Even hurricanes have a silver lining: The downpour washes away a lot of bull.
Don't get me wrong. This is a tragedy for untold thousands of people. And no upside could possibly balance the scale against the downside. The full human toll of Harvey, now a tropical storm, remains to be determined, but it's already steep. As of this writing, the official count of fatalities was up to 14, and that number will probably rise. The economic cost will take a long time to calculate. And the emotional price — lost homes, heirlooms, pictures, worry, stress — can never be calculated.
And yet, I couldn't help but notice that there is a "feel good" aspect to the whole catastrophe. The best example is the hyper-viral story of two men loading up their boat and driving into the storm. CNN's Ed Lavandera found them under a highway overpass readying the vessel.
"You guys just jumping in to help out?" Mr. Lavandera asked.
"Yes, sir," says one of the men.
"What are you going to do?" Mr. Lavandera asks him.
"Go try to save some lives."
That man was African-American. His partner appeared to be Caucasian or maybe Latino. But it doesn't matter at all. We don't know if they're Republican or Democrat, pro-Trump or anti-Trump, NRA members or fans of gun control. (Though let's be honest: This is Texas, so we can guess on that one.) All they wanted to do was help. While it was a journalistic faux pas not to get the men's names, it almost made the story more endearing that we didn't get them because it reinforced the idea that they were just normal Americans.
All weekend, TV and social media highlighted stories like this. Granted, there were plenty of attempts to politicize the storm. Some had superficial legitimacy. Did Texas officials — particularly the Democratic mayor of Houston and the Republican governor of Texas — drop the ball in not ordering a mandatory evacuation? But even these debates lacked the bitter vitriol that marked coverage of Hurricane Katrina or even Hurricane Sandy.
Other attempts to bend an apolitical event to a preferred political narrative were more desperate and despicable. The Twitter account for an outfit called Charitable Humans unleashed a Cat-5 gale of schadenfreude at Houston's woes. Over a satellite image of Harvey: "Texas has been bitten by Karma, but they still have a huge debt to the bank of Karma." "I just can't bring myself to even consider providing aid to any red state, let them clean up their own mess."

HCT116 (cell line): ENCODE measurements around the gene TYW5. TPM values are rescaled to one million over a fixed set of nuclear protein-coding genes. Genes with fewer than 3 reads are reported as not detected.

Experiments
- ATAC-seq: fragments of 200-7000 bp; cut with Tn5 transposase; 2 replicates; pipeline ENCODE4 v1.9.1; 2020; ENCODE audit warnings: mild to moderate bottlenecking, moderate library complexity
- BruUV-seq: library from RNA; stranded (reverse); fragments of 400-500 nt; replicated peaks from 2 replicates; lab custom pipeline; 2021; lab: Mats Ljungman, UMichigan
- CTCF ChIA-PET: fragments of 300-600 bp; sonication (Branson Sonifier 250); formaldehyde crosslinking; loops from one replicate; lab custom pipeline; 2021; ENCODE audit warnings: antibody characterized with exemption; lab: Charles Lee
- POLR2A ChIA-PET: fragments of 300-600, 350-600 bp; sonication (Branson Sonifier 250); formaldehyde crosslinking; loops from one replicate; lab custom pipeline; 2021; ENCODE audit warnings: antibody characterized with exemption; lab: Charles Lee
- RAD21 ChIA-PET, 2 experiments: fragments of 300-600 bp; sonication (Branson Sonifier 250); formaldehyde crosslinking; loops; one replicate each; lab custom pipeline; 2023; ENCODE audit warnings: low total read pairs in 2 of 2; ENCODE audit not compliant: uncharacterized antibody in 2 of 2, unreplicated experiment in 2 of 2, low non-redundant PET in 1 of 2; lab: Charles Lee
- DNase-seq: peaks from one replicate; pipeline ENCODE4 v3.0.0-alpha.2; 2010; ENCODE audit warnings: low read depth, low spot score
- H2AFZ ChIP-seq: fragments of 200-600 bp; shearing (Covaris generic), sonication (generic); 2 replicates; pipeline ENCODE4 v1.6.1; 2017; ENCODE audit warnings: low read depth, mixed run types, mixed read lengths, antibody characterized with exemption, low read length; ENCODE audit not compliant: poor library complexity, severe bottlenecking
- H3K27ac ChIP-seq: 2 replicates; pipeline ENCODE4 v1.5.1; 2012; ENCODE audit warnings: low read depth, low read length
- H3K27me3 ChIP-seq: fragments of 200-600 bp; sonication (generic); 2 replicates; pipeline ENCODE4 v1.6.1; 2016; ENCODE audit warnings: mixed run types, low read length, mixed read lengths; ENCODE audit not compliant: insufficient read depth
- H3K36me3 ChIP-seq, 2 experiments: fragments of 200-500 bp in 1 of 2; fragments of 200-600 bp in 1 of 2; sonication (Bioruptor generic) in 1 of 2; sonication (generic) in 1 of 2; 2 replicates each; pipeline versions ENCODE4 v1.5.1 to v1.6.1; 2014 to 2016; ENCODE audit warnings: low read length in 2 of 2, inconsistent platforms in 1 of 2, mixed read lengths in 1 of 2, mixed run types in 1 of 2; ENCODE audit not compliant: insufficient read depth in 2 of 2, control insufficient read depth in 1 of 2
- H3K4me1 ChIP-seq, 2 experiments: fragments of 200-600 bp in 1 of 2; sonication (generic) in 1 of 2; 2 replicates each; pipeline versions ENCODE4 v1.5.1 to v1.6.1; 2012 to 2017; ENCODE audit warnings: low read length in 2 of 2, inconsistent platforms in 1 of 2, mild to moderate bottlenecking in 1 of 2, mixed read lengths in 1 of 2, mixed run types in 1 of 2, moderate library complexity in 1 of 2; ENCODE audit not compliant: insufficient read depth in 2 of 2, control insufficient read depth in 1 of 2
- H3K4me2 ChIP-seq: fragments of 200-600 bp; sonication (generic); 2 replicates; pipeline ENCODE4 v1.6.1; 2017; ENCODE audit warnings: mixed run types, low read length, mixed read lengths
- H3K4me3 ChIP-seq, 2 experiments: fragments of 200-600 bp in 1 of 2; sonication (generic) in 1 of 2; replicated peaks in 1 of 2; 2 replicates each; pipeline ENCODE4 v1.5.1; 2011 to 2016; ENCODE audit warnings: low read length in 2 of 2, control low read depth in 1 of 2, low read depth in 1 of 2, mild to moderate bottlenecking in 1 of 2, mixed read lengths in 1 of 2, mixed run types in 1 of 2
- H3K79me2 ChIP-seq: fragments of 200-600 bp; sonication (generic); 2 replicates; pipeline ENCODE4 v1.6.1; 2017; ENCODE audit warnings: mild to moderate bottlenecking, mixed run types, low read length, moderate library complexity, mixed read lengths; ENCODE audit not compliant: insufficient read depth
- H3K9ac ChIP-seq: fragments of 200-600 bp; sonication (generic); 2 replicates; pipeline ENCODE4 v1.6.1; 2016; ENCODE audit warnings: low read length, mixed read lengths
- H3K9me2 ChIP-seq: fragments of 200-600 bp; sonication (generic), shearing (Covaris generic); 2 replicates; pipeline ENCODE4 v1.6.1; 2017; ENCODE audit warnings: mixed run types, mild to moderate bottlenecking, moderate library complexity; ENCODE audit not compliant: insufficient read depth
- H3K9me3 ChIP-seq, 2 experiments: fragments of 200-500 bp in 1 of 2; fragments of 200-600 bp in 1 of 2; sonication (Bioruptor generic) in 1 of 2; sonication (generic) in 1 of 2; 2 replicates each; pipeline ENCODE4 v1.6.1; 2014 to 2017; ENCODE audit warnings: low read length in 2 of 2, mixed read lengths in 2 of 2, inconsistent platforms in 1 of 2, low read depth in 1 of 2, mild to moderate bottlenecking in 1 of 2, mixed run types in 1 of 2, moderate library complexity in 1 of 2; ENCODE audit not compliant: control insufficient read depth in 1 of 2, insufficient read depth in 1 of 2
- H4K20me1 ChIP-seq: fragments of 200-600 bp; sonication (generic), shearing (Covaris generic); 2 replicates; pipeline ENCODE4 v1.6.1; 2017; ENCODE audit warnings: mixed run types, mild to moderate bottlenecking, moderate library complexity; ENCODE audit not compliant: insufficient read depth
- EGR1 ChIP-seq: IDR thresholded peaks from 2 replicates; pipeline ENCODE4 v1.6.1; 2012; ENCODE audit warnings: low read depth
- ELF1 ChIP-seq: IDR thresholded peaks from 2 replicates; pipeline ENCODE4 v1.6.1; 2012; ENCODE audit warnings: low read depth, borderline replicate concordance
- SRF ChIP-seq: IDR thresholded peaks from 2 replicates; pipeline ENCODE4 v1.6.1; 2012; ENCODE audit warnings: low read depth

To its credit, the organization later deleted its account and released an apologetic statement saying its leaders were "horrified" by their social media coordinator's actions.
But the point was already made. We live in an ugly, tribal moment in American history. Indeed, the more representative story of the weekend came out of Berkeley, where "antifa" goons beat up nonviolent protesters they unilaterally deemed to be fascist.
By comparison, despite the terrible plight of its victims, Harvey was the happy story, at least in one narrow respect. Politics is becoming a substitute for identity, even religion, for millions of Americans. How you vote, what team you root for on the cable shout shows, is becoming a signifier of who you are. The media fuel this attitude, in large ways and small, by turning the news into "narratives" of good people and bad people. This is an unhealthy development, regardless of which ideological uniform you wear.
But politics and ideology are, or should be, downstream from all of the most important things in life, at least in America. (It's a different matter in places like Venezuela or North Korea.) Under normal circumstances this can be hard to see, never mind appreciate, because we are lucky to live in a fabulously rich and free society where people can afford to make politics into a sport or fashion statement.
Most of us can see this within our own networks of friends and family, where political differences rarely trump more meaningful bonds. But on a mass scale, it becomes apparent only in dire circumstances, like when floodwaters wash away the nonsense and reveal the decency of the American people.
Jonah Goldberg is a fellow at the American Enterprise Institute and a senior editor of National Review. His email is email@example.com. Twitter: @JonahNRO.